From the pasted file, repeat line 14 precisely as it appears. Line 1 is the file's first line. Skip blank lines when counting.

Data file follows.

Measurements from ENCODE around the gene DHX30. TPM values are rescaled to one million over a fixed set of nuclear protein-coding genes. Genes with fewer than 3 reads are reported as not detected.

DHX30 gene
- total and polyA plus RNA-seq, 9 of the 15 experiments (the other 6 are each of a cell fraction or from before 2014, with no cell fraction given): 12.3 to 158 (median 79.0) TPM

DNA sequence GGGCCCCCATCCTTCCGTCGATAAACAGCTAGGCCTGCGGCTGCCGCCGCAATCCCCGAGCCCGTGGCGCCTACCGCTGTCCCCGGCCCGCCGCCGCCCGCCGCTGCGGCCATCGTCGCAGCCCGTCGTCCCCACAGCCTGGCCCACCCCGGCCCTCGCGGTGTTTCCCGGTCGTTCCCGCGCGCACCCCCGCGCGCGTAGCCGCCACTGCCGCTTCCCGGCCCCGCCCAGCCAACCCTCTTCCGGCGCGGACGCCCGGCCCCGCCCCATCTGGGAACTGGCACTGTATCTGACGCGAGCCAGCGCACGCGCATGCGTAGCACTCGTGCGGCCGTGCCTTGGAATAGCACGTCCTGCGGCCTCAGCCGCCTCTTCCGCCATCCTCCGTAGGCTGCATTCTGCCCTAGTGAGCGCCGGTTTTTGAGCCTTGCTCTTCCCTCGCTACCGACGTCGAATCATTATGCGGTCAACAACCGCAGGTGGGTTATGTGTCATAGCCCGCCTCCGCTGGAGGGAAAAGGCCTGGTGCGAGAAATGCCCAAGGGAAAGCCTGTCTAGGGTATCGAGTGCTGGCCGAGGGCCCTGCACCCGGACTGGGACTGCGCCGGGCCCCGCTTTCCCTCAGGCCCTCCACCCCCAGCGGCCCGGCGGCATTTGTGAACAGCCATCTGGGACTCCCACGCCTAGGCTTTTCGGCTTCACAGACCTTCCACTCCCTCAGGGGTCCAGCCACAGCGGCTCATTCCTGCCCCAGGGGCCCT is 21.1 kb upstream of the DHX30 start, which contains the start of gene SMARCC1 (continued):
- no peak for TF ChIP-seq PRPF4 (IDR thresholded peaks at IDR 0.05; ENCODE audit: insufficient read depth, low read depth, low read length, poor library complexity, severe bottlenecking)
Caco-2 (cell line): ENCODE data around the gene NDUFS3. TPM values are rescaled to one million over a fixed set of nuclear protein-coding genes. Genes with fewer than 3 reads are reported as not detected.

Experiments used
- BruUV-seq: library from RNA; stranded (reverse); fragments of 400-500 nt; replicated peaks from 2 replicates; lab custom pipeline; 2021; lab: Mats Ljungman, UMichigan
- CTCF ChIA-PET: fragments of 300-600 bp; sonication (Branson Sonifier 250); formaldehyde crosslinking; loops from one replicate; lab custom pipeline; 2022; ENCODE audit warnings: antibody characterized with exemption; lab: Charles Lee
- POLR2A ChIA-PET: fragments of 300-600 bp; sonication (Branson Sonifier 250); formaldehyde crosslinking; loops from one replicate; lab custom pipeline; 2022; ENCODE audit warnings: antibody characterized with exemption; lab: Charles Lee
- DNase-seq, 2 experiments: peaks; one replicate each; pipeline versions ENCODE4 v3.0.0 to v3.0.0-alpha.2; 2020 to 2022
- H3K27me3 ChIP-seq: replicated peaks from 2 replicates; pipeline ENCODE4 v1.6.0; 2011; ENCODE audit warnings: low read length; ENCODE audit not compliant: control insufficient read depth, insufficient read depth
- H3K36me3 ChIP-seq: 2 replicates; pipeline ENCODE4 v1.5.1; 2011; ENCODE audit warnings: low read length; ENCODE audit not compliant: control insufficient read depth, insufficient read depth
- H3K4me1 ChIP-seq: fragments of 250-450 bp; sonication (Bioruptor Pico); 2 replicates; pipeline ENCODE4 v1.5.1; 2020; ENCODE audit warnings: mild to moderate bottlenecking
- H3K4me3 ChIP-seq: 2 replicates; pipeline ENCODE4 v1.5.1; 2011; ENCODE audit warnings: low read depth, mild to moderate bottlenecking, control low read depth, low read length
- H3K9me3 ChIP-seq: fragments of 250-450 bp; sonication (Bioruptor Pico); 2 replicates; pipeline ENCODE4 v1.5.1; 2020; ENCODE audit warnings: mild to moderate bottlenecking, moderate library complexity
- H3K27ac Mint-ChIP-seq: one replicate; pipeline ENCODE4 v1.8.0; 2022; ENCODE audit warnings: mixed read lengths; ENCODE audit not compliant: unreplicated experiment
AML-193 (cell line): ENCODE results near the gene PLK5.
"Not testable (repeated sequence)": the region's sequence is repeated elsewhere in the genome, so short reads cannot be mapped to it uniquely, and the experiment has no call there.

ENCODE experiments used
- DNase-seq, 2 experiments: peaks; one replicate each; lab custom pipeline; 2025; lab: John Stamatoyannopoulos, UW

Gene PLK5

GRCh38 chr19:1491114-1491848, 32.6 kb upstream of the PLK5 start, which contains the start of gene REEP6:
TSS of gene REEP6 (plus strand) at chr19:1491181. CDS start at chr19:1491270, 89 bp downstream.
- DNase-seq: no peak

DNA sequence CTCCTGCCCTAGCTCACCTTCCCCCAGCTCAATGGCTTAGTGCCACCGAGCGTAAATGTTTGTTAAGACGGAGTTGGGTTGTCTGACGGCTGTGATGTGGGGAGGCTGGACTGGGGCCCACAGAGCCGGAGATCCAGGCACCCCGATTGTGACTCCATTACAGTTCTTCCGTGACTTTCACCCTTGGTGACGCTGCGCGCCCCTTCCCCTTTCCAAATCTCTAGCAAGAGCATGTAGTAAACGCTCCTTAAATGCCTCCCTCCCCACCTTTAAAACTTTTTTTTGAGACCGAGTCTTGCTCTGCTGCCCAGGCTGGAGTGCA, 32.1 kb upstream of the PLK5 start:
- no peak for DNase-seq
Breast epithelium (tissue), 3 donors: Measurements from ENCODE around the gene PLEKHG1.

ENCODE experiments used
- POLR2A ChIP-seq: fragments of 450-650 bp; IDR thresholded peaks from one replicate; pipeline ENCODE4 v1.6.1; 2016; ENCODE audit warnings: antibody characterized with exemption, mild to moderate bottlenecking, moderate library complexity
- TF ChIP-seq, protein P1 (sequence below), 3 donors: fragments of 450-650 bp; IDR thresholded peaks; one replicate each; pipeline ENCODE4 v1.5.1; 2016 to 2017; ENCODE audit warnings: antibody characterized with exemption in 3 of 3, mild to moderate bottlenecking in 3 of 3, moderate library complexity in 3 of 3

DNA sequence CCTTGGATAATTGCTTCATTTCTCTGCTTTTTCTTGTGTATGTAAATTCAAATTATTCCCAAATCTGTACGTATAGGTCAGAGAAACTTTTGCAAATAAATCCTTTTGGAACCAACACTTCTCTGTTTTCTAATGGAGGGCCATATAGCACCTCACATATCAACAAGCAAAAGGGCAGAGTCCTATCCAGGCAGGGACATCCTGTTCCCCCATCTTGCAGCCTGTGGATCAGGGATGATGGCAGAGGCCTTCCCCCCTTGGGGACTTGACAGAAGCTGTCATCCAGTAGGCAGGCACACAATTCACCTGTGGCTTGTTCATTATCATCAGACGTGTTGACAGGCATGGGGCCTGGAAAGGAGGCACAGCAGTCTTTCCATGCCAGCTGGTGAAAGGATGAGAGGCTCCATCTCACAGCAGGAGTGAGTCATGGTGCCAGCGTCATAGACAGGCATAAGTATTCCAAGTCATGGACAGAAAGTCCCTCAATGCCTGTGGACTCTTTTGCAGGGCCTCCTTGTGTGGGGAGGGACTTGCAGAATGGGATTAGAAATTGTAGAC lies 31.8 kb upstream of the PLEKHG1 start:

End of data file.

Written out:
- H3K4me1 ChIP-seq: fragments of 250-450 bp; sonication (Bioruptor Pico); 2 replicates; pipeline ENCODE4 v1.5.1; 2020; ENCODE audit warnings: mild to moderate bottlenecking